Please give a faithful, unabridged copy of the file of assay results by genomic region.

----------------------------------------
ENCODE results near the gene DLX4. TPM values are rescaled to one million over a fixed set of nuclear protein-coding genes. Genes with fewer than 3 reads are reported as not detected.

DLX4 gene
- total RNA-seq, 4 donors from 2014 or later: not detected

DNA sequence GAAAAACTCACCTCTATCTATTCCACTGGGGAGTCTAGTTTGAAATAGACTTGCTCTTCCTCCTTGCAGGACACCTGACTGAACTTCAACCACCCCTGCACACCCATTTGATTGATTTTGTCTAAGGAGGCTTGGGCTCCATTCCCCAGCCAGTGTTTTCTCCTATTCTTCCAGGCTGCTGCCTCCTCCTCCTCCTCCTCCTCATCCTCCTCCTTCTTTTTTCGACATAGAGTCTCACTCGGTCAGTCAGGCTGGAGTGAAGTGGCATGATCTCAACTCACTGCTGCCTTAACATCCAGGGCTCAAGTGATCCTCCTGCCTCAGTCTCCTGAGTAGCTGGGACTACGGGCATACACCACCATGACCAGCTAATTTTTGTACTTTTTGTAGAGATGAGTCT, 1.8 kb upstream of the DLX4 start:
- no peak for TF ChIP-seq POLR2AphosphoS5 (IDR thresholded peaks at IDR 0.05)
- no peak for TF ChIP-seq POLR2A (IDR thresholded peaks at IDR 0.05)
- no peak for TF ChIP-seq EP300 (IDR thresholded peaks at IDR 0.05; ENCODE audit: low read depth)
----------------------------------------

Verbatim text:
ENCODE results near the gene DLX4. TPM values are rescaled to one million over a fixed set of nuclear protein-coding genes. Genes with fewer than 3 reads are reported as not detected.

DLX4 gene
- total RNA-seq, 4 donors from 2014 or later: not detected

DNA sequence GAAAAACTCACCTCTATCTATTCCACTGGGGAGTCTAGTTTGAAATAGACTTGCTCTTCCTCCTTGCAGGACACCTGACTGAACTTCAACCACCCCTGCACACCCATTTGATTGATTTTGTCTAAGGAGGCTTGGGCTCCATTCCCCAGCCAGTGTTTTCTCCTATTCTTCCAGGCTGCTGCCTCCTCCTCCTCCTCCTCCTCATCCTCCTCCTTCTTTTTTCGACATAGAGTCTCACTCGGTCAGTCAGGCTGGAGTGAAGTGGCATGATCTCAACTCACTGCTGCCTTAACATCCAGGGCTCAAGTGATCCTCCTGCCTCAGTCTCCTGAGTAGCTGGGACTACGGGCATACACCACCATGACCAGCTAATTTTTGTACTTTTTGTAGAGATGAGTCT, 1.8 kb upstream of the DLX4 start:
- no peak for TF ChIP-seq POLR2AphosphoS5 (IDR thresholded peaks at IDR 0.05)
- no peak for TF ChIP-seq POLR2A (IDR thresholded peaks at IDR 0.05)
- no peak for TF ChIP-seq EP300 (IDR thresholded peaks at IDR 0.05; ENCODE audit: low read depth)